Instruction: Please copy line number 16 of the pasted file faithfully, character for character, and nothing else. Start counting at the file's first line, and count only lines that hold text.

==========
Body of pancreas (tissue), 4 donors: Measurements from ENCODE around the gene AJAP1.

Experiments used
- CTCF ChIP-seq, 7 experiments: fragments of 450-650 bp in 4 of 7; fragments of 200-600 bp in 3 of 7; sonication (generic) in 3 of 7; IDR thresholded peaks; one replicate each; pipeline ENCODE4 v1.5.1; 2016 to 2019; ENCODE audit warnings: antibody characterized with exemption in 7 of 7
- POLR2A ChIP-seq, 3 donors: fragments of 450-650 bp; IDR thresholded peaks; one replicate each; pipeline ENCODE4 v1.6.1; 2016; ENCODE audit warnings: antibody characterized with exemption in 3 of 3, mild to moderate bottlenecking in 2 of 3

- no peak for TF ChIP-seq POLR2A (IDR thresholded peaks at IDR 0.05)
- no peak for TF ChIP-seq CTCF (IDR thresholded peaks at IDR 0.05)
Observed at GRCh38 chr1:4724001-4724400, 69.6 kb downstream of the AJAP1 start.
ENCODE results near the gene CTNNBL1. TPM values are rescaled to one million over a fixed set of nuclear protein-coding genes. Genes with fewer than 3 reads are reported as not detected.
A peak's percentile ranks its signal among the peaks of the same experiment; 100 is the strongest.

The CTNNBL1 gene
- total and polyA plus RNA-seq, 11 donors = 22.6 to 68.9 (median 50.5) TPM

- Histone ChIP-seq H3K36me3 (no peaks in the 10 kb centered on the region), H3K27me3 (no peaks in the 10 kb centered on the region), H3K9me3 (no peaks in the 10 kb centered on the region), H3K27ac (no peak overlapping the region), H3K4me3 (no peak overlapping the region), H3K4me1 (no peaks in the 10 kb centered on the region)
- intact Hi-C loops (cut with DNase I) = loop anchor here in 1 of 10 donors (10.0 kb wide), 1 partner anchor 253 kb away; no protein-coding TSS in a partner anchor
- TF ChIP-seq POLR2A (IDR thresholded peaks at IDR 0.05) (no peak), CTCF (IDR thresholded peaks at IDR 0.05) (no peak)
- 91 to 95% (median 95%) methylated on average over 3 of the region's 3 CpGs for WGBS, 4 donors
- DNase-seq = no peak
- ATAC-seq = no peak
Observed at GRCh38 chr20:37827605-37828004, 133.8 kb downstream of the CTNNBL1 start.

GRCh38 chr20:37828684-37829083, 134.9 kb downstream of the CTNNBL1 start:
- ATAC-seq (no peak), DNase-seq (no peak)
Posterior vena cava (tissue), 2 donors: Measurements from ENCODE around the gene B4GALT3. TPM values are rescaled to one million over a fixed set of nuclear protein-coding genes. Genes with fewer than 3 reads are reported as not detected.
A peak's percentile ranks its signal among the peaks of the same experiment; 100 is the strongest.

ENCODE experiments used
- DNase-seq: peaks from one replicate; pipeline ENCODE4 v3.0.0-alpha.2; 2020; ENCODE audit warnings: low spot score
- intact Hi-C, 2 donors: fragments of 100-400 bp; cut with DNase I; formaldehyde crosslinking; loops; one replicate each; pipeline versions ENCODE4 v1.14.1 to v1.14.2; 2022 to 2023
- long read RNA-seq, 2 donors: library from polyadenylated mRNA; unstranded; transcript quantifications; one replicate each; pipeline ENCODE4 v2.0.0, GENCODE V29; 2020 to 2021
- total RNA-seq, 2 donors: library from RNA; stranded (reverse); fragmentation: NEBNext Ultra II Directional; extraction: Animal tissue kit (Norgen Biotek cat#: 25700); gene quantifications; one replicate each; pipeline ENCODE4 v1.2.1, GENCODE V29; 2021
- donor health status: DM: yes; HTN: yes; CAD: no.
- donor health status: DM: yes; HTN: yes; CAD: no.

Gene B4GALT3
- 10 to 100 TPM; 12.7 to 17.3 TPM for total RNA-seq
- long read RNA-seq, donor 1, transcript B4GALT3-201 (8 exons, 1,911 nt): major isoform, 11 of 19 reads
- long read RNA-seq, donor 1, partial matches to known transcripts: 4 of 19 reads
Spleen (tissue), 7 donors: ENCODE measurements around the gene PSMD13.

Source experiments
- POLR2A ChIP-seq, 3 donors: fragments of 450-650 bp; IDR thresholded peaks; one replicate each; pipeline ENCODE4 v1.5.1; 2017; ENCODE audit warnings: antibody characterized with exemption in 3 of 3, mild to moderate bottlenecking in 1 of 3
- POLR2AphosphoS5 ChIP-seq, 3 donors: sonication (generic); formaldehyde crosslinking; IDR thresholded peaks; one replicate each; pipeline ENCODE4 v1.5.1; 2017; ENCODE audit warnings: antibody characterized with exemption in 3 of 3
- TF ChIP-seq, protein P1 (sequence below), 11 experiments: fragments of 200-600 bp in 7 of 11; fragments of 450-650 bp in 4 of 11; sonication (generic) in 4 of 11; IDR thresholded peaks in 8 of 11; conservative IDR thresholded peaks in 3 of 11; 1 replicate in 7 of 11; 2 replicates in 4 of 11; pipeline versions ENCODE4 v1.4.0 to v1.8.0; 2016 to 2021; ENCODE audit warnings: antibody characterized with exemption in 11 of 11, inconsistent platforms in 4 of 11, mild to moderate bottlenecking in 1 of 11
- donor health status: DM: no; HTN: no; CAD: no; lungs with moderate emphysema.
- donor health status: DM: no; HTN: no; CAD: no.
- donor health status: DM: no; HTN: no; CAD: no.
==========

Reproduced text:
- DNase-seq = no peak